We chose 2), though we got travel insurance through an agent friend. 1) could have worked, especially for flights, but everyone online said it was cheaper to book actual tours once in the Galapagos. Also, I really wanted to try Airbnb, and most agents won't use that.
For flights, quick summary: Actual Galapagos flights are almost all the same, no matter the carrier. Leave Quito in the morning, quick stop in Guayaquil, land near Santa Cruz or on San Cristobal. Leaving the Galapagos is in the early afternoon. ~$450 USD round-trip. Practically, this means the fastest travel from the U.S. is to arrive in Quito in the evening, stay overnight, fly to the Galapagos in the morning. Latest return is to leave Galapagos in the afternoon, wait in Quito until midnight, then fly to the U.S. At Quito Airport, you can find a nearby hotel room, or go across the street to the airport center, as they have comfier chairs and a 24-hour convenience store downstairs!
Flights, part 2: There are 4 inhabited islands (Santa Cruz, San Cristobal, Isabela, Floreana), 3 with airports (not Floreana), 2 with airports flying to/from the mainland (not Isabela). Visiting these islands is a lot cheaper and more flexible than day trips to uninhabited islands. View videos online to sense if the more-expensive day trips are worth it. Otherwise, some efficient options for the inhabited islands:
- Fly to Santa Cruz (really Baltra); stay. Fly out.
- Fly to Santa Cruz; stay. Speedboat to San Cristobal; stay. Fly out.
- Reverse of 2).
- Fly to Santa Cruz; stay. Speedboat to Isabela; stay. Fly to San Cristobal; stay. Fly out.
- Reverse of 4).
Note that flights to/from Isabela may have severe luggage restrictions. Also, speedboats are many, but they all run at the same times, so options are few. Plan ahead.
We did 1), and we loved where we stayed and there was plenty for Mom to do. In hindsight, any of the others would have been better, just to see another island/beach/environment. Certainly if we stayed longer, 4) or 5) would've been much better.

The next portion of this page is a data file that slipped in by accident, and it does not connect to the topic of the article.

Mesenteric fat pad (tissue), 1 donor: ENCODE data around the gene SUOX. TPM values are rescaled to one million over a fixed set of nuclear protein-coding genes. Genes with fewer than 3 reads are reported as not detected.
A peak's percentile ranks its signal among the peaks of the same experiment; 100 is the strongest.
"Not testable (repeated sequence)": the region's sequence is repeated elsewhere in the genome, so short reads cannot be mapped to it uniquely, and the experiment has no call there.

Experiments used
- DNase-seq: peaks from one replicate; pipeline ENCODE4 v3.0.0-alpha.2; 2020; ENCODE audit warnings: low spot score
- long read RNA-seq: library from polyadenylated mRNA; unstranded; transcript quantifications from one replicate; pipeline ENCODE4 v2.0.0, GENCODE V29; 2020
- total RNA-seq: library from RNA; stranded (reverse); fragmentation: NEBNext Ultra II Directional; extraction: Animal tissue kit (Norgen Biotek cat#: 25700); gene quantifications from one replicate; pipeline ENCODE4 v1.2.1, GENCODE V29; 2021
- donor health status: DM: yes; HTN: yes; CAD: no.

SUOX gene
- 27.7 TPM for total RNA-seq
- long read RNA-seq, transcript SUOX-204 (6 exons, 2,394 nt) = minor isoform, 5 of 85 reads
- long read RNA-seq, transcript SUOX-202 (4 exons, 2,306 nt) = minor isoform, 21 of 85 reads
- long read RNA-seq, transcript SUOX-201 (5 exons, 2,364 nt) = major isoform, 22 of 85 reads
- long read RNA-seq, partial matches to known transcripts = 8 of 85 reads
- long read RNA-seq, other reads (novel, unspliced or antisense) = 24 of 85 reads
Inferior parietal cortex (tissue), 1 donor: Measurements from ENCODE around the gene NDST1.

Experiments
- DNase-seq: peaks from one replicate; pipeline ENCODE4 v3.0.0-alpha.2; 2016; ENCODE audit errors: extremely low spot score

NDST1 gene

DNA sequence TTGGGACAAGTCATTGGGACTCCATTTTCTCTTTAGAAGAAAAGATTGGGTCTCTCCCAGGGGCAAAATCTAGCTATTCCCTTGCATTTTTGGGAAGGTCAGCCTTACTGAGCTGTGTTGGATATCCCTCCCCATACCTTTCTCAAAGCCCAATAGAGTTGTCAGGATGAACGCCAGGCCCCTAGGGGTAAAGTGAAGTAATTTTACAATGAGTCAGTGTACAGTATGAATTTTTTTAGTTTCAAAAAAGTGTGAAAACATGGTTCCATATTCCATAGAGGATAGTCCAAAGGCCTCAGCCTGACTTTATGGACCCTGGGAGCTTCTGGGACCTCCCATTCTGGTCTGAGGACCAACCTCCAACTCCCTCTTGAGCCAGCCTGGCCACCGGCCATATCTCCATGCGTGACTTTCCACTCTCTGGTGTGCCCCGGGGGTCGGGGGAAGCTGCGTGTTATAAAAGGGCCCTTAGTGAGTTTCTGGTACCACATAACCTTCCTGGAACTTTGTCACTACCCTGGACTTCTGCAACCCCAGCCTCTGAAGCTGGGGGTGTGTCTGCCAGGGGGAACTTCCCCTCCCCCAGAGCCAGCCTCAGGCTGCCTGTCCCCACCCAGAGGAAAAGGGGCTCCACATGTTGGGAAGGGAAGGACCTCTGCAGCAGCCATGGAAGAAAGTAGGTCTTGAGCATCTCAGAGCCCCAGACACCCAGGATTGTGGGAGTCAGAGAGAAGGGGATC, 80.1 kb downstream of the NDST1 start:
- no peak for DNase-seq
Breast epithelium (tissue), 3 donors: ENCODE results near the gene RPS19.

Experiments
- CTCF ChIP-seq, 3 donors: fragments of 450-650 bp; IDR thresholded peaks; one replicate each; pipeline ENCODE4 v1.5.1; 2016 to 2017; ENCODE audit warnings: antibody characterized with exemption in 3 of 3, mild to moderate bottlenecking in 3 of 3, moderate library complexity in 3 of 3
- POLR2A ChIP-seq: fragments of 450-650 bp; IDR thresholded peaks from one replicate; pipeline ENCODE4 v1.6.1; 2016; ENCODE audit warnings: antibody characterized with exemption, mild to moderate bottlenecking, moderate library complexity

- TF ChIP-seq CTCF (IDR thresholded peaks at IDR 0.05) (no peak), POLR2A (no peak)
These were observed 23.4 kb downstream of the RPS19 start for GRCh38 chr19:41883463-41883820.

Squeeze in a short cruise: Visiting Santa Cruz, San Cristobal, and Isabela would easily fill 14 days for my mom. But you can also explore the uninhabited islands on a quick 3- or 4-day cruise, to also test the accessibility. (Then share with others!) For example: Plan 8 days in Santa Cruz, with 3–4 days of that for a cruise. As soon as you land, visit every tour agency for itineraries and prices on short cruises, as well as accessibility options. That gives you up to 3 days to shop around. If you do this, you'll want a hostel/hotel/airbnb that you can extend/cancel easily.
Housing: There are expensive hotels, and cheaper hotels/hostels. There's also Airbnb. I wanted something unique, so we went with Airbnb. Our final choice was driven by 3 things:
- We could see the stars from there.
- It fit 5+ people (actually 8).
- The host, Jan, was a guide.
However, an alternative would've been: Airbnb a place for the first night you arrive, or just arrive and visit 6 hotels/hostels in town. (All towns are small enough.) You can negotiate/pick better that way, unless you arrive at some crazy peak season. (El Nino scared everyone away for us. Now it's Zika.) Airbnb has some gems, more if you know Spanish.
Hire people: I mentioned our Airbnb host, Jan, was also a guide. Luckily, Jan was willing and able to guide us (for a fee) during our trip. This was invaluable, as again no one spoke Spanish. Jan is an expert naturalist, but we needed his Spanish-speaking skills perhaps as much. Plus his knowledge of the local culture and geography. Maybe you can hire your Airbnb host, or they have a friend/relative who can show you local restaurants or hideaways, or who can help you make connections with trusted travel agents, boats, guides, etc. If we spoke better Spanish, we could've also hired a taxi driver to drive us all over the island, show us less-touristy spots, etc.
At this point, we had a plan (DIY land-based tour), flights, insurance, housing, and a guide. We also had our Little-Wheelchair-That-Could: A folding Quickie from a garage sale, similar to the LX, made of aluminum/titanium. Our guide was a little concerned about what my mom could do, especially with the wheelchair. And we couldn't get traction on bringing the wheelchair on boats.
However, we also had 7 non-disabled people in our group to help. And we had a list of nature sites, fun activities, and restaurants in and around Santa Cruz.
What more do you want to know? Subsequent posts will have more pics and describe what we did in the Galapagos. =)
Ending tip (#4): Wait. I'm guessing Galapagos creatures are more skittish today than 30 years ago, especially on inhabited islands. Regardless, the more you wait, the more nature will come to you. You can plan a little and wait in the path of, say, an incoming tortoise. But sometimes you just have to enjoy the scenery … and wait. Thankfully, that's an advantage for DIY tours, and perhaps even those in wheelchairs.